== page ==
Your mouth and general health have a stronger connection than you may realize. And some chronic health conditions, which usually creep up in old age, can affect your mouth and teeth.

Consider diabetes, which increases blood sugar. With poor management of diabetes, elevated sugar levels damage blood vessels that nourish the gums, leaving you susceptible to gum disease, which triggers gum recession and can leave you with long, unsightly teeth.

The solution is to care for your overall health. Get treatments for all health problems as soon as possible, take your medications as prescribed, and follow your doctor's orders to the letter.

Straighten Crooked Teeth

Lastly, crooked teeth can also make you appear older than you are. Causes of dental misalignment in old age include:

  • Missing teeth
  • Overcrowded teeth due to jawbone changes
  • Misalignment that has existed from early ages

Get orthodontic treatment to straighten your crooked teeth. According to WebMD, old age is not a barrier to orthodontic treatment, including dental braces.

Contact Airport Road Dental Associates for all your cosmetic dentistry needs. We have practiced family dentistry for decades and have invested in the latest dental technologies. We promise to help you keep your teeth attractive well into your sunset years.

Alternatives to Bone Grafts for Dental Implants

Dental implant treatment is one of the best ways of replacing a lost tooth. The treatment requires you to have adequate jawbone density and thickness. The common way of dealing with inadequate jawbone is to get a bone graft. However, alternatives to bone grafts exist. Below are some of these alternatives.

Full Arch Support

In a conventional dental implant, the implant goes into the jawbone directly under the missing teeth. Thus, you need a bone graft if you want a single-tooth implant and the jawbone under it isn't adequate. However, the situation is different if you need multiple-teeth replacements.

For one, jawbone deterioration is rarely uniform. In most cases, dental examination shows some parts of the bone are denser than others. Secondly, dentists don't use an implant for every missing tooth for those who want to replace multiple teeth. Instead, the dentist can use four to six implants to support a full arch of teeth.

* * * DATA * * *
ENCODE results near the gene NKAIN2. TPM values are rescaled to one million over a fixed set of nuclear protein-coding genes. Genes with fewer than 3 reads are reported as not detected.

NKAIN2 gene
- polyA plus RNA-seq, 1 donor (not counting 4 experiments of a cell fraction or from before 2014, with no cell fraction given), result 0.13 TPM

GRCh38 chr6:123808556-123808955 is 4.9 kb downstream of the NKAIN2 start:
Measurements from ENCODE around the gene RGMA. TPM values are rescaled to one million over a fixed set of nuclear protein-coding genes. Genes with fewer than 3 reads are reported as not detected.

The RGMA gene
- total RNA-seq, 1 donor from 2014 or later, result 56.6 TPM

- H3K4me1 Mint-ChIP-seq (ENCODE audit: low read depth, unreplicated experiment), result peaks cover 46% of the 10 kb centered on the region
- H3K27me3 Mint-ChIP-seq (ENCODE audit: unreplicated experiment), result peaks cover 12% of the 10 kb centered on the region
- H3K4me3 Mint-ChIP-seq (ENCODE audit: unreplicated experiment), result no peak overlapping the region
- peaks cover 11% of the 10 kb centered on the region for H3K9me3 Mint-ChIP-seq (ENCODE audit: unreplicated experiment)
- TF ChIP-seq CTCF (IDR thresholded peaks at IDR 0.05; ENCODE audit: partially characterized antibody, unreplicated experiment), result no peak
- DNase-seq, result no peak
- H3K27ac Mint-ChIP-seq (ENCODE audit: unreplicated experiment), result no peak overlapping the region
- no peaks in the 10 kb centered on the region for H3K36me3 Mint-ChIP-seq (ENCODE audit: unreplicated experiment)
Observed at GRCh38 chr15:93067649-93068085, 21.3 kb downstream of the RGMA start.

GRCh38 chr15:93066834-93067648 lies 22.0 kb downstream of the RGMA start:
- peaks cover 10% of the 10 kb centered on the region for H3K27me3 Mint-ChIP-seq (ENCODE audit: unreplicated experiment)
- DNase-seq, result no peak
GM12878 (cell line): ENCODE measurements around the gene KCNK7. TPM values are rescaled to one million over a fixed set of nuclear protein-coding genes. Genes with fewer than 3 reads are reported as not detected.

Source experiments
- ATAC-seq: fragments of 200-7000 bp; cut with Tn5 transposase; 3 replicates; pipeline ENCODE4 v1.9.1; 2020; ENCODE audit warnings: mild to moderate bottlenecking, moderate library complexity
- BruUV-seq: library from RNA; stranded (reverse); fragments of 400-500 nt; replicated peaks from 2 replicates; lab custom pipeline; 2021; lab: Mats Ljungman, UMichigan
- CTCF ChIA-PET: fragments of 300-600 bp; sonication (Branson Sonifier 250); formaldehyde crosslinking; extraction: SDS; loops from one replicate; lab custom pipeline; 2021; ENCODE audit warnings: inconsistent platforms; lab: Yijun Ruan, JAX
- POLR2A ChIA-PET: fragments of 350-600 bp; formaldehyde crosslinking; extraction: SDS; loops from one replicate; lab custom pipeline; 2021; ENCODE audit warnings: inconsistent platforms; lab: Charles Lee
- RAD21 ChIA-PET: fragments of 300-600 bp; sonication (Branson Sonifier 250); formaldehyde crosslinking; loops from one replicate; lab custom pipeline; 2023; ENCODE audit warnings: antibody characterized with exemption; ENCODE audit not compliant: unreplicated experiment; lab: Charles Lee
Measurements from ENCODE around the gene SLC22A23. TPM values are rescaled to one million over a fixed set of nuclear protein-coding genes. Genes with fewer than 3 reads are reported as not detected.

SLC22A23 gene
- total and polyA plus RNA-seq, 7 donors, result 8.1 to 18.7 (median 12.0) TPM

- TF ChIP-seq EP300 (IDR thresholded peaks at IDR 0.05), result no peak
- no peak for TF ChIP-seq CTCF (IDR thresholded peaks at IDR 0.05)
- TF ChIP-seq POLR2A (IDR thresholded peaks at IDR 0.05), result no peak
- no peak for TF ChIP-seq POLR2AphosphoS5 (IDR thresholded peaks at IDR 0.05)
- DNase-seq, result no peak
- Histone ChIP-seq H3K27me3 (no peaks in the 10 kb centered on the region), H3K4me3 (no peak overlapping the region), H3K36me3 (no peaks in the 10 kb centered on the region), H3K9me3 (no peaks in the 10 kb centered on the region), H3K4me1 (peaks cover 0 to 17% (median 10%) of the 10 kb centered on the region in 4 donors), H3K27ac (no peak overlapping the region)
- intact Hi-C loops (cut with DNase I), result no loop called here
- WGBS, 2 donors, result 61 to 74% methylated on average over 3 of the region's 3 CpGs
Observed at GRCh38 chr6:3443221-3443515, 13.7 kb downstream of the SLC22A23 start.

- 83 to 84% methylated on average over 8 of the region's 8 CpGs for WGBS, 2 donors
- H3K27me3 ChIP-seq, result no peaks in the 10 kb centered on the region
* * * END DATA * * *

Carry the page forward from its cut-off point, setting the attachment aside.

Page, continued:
Thus, you don't need a bone graft if you need multiple teeth implants and some parts of your jawbone are dense enough. The dentist will just place the necessary implants in the dense parts of your jawbone and use them to support the rest of your teeth. That way, even the implants above the deteriorated parts of the bone will be strong.

Zygomatic Implants

Traditional dental implants go into the jawbone. However, the cheekbone is also dense enough to accommodate an implant. The dental industry has created zygomatic implants that go into the zygoma in case the jawbone has deteriorated. The zygomatic implant comes with a tilt and an extended design that affords it a strong anchor into the cheekbone.

Note that zygomatic implants can work for a single tooth, multiple teeth, or a full arch. The implants also have a high success rate — so you need not worry about implant failure because the dentist hasn't used the jawbone.

Pterygoid Implants

Pterygoid implants can also help if you are missing a tooth or teeth in the upper jaw. In this case, the dentist inserts the implant deep into the pterygoid plates, which attach to the sphenoid bones. The sphenoid bones sit on the lower edge of the cranium (skull).

The pterygoid plates sit a considerable distance from the jawbone. Thus, pterygoid implants are unusually longer so that they can reach the pterygoid plates. The plates are dense and sturdy enough to support dental implants without further modifications, such as sinus lift.

Ridge Expansion

Jawbone deterioration can lead to the collapse of bone tissues surrounding a lost tooth socket. The collapse reduces the horizontal width of the jawbone, and the remaining horizontal width might not be adequate for a dental implant. Vertical deterioration also reduces the available bone depth for implant treatment.

Ridge expansion treatment can help with both situations. During the expansion, the dentist divides the remaining ridge bone and uses a wedge to keep them apart. You may or may not need a bone graft alongside the expansion, depending on the available ridge size. The dentist may place the implant on the same day if you don't need the grafting.

Alveoplasty

Alveoplasty involves reshaping and smoothing the jawbone after tooth loss. The treatment may be necessary if the top part of the dental ridge is narrow or uneven and cannot support an implant, but the bottom part is adequately thick. In such a case, the dentist may smooth and reshape the top of the ridge to allow for dental implant insertion.

Your circumstances determine whether you need a bone graft or any of the alternatives. Consult Airport Road Dental Associates for your dental implant, and let us determine the treatments you need.